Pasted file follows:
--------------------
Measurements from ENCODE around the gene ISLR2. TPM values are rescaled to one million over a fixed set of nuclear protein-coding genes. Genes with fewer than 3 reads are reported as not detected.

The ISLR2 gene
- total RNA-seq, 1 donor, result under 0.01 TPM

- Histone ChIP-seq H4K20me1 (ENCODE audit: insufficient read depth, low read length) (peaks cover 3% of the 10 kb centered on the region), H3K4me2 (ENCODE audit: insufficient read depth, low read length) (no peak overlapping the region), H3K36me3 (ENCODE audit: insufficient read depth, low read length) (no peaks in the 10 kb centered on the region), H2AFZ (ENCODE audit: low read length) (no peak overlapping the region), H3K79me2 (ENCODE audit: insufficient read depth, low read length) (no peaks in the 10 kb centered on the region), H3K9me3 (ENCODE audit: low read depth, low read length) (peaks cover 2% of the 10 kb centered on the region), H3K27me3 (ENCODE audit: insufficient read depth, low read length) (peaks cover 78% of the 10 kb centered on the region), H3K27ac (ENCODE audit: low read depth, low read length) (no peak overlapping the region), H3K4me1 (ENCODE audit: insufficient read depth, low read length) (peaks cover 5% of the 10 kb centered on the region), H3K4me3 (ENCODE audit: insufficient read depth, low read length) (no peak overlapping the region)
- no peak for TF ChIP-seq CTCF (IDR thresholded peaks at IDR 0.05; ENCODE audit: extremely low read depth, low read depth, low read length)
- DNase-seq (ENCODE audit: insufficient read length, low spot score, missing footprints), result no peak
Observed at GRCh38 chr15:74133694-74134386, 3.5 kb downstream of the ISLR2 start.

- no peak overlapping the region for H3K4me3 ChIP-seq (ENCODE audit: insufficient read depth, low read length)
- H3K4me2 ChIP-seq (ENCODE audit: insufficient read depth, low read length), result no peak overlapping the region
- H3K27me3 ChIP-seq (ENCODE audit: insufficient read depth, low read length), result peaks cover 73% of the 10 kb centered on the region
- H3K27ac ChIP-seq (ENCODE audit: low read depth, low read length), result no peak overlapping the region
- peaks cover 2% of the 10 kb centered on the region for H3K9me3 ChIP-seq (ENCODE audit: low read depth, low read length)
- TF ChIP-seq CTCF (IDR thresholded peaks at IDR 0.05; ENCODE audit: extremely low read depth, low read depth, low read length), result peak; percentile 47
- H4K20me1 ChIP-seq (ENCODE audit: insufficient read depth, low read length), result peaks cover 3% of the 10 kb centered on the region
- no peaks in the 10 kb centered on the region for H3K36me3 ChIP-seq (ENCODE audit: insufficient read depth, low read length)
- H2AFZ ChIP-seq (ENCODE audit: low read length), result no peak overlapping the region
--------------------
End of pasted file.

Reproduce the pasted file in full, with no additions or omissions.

Measurements from ENCODE around the gene ISLR2. TPM values are rescaled to one million over a fixed set of nuclear protein-coding genes. Genes with fewer than 3 reads are reported as not detected.

The ISLR2 gene
- total RNA-seq, 1 donor, result under 0.01 TPM

- Histone ChIP-seq H4K20me1 (ENCODE audit: insufficient read depth, low read length) (peaks cover 3% of the 10 kb centered on the region), H3K4me2 (ENCODE audit: insufficient read depth, low read length) (no peak overlapping the region), H3K36me3 (ENCODE audit: insufficient read depth, low read length) (no peaks in the 10 kb centered on the region), H2AFZ (ENCODE audit: low read length) (no peak overlapping the region), H3K79me2 (ENCODE audit: insufficient read depth, low read length) (no peaks in the 10 kb centered on the region), H3K9me3 (ENCODE audit: low read depth, low read length) (peaks cover 2% of the 10 kb centered on the region), H3K27me3 (ENCODE audit: insufficient read depth, low read length) (peaks cover 78% of the 10 kb centered on the region), H3K27ac (ENCODE audit: low read depth, low read length) (no peak overlapping the region), H3K4me1 (ENCODE audit: insufficient read depth, low read length) (peaks cover 5% of the 10 kb centered on the region), H3K4me3 (ENCODE audit: insufficient read depth, low read length) (no peak overlapping the region)
- no peak for TF ChIP-seq CTCF (IDR thresholded peaks at IDR 0.05; ENCODE audit: extremely low read depth, low read depth, low read length)
- DNase-seq (ENCODE audit: insufficient read length, low spot score, missing footprints), result no peak
Observed at GRCh38 chr15:74133694-74134386, 3.5 kb downstream of the ISLR2 start.

- no peak overlapping the region for H3K4me3 ChIP-seq (ENCODE audit: insufficient read depth, low read length)
- H3K4me2 ChIP-seq (ENCODE audit: insufficient read depth, low read length), result no peak overlapping the region
- H3K27me3 ChIP-seq (ENCODE audit: insufficient read depth, low read length), result peaks cover 73% of the 10 kb centered on the region
- H3K27ac ChIP-seq (ENCODE audit: low read depth, low read length), result no peak overlapping the region
- peaks cover 2% of the 10 kb centered on the region for H3K9me3 ChIP-seq (ENCODE audit: low read depth, low read length)
- TF ChIP-seq CTCF (IDR thresholded peaks at IDR 0.05; ENCODE audit: extremely low read depth, low read depth, low read length), result peak; percentile 47
- H4K20me1 ChIP-seq (ENCODE audit: insufficient read depth, low read length), result peaks cover 3% of the 10 kb centered on the region
- no peaks in the 10 kb centered on the region for H3K36me3 ChIP-seq (ENCODE audit: insufficient read depth, low read length)
- H2AFZ ChIP-seq (ENCODE audit: low read length), result no peak overlapping the region